Although qatla–qitla alternations are known from different strata of Hebrew,72 the documentation of an eastern variant in the ostensibly western MS Cambridge is of interest.73

Orthography: Homographs

Another sphere that invites vocalisation is that of orthography. As noted above, MS Cambridge is largely unvocalised. Moreover, it consistently adheres to defective spelling, not only in closed but also in open syllables.74 Defective spelling inevitably creates homographs; we therefore find the use of vocalisation to distinguish between them. Vocalisation can also serve to refine a discussion or a textual reading.75 A significant example comes from Abodah Zarah, in which three words in the same mishnah are vocalised.


The Mishnah in Abodah Zarah 2.5 states: אמ׳ לו ישמעאל אחי היאך אתה קורא כי טובים דודֶיךַ מיין או כי טובים דוֹדָיִךְ מיין אמ׳ לו כי טובים דוֹדַיִךְ מיין אמ׳ לו אין הדבר כן שהרי חבירו מלמד עליו לריח שמניך טובים ‘He said to him: Ishmael, my brother, how dost thou read: “for thy (m) love is better than wine”or “for thy (f) love is better…”? He replied: “for thy (f) love”is better. [R. Joshua] said to him: this is not so, for, behold, its fellow [verse] teaches regarding it: “thine (m) ointments have a goodly fragrance”’.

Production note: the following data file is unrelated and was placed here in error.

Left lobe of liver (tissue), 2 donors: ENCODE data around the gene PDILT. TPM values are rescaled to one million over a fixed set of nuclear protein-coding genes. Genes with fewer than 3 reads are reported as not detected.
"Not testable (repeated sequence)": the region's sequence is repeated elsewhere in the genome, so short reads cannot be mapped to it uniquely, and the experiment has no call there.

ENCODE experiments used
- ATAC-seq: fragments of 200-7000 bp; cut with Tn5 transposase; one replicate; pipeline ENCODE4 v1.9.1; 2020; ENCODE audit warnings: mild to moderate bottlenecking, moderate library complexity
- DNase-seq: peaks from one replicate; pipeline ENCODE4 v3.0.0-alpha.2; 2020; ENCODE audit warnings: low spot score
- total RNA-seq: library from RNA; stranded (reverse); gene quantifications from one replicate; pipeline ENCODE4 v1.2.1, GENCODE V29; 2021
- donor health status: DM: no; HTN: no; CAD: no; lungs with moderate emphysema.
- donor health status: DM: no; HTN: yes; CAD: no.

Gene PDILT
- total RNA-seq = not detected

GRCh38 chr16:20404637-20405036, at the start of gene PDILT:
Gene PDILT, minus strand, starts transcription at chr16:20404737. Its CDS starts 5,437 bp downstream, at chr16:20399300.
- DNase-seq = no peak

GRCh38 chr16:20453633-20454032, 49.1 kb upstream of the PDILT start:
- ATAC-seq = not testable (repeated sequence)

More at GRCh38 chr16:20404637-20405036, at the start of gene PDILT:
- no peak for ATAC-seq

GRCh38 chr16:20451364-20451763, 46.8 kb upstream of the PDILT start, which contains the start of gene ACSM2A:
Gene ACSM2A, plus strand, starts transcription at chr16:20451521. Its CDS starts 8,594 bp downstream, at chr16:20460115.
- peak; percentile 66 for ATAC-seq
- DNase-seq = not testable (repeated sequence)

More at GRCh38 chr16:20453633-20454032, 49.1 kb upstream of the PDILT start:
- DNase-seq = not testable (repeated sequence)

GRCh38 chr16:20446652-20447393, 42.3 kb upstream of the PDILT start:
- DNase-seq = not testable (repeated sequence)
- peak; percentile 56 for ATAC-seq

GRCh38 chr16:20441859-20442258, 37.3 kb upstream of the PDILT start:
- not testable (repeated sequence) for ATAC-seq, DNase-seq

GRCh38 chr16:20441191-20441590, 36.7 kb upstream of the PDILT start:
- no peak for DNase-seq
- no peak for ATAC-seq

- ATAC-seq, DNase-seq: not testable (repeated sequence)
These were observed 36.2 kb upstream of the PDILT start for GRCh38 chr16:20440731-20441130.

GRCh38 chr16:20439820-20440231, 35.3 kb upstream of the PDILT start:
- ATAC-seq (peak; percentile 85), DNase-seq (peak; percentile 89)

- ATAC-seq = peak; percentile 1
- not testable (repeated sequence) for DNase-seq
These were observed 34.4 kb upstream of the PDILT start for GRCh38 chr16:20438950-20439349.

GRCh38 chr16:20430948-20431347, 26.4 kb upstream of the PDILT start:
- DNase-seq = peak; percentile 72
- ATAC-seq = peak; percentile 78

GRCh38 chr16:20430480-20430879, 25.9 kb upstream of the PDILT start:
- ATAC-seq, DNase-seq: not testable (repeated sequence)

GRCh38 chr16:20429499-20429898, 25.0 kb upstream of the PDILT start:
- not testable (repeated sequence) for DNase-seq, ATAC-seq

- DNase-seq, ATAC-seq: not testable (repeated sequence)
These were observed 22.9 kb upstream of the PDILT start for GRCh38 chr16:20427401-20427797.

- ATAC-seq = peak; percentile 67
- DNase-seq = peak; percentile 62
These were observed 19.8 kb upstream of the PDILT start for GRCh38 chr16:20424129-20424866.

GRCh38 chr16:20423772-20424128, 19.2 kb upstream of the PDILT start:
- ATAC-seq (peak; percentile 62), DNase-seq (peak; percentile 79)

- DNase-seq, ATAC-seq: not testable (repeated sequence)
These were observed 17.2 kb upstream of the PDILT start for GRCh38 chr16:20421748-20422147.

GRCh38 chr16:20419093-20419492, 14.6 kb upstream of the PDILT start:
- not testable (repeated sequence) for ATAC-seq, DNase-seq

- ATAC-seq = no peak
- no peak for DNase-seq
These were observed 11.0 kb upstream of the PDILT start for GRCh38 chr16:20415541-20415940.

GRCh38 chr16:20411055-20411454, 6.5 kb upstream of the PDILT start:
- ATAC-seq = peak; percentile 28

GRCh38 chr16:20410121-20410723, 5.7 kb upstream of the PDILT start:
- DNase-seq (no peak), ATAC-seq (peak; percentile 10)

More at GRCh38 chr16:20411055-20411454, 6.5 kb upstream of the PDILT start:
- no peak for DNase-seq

1. דודֶיךַ: Kaufmann: דּוֹדֶיךָֿ; Parma A: דודיך; Paris: דּוֹדֶיךַ
  2. דוֹדָיִךְ: Kaufmann: דּוֹדַֿיִיךְֿ; Parma A: דודייך; Paris: דוֹדָיִךְ
  3. דוֹדַיִךְ: Kaufmann: דּוֹדַֿיִיךְֿ; Parma A: (lacking); Paris: דּוֹדֵיךָ

The vocalisation of the homographs serves to pinpoint the topic under discussion in this mishnah. Rabbi Joshua asks Rabbi Ishmael’s opinion as to the correct reading of Song of Songs 1.2, focusing on the possessive suffix of the noun דודים: is it masculine or feminine?76 The discussion in the mishnah is somewhat charged with respect to the transmission of the biblical text, because Rabbi Ishmael’s answer reflects a tradition opposite that of the Masoretic Text, which has the masculine form.

MS Cambridge further focuses the debate by vocalising all three forms, including the one in Rabbi Ishmael’s statement. MS Parma A uses plene for the feminine form דודייך as a means of distinguishing between the homographs, whereas the vocaliser of MS Paris vocalises Rabbi Ishmael’s answer (the third occurrence) as masculine, like the Masoretic Text.

טלה וטַלַה

ֹThe Mishnah in Menahoth 13.7 states: מן הבהמה ואיני יודע מה פרשתי יביא פר ופרה עגל ועגלה איל ורחל גדי וגדייה שעיר ושעירה טלה וטַלַה ‘[If he say]: “I clearly stated [what kind] of cattle, but I do not recollect which I said expressly”, he must bring a bullock and a heifer, a he-calf and a she-calf, a ram and a ewe [two years old], a male kid and a female kid [one year old], a he-goat and a she-goat [two years old], and a young ram and a ewe-lamb’ (variants: Kaufmann: טָלֵה וְטָלָה; Parma A: טלה וטלא; Paris: טְלֶה וּטְלָה).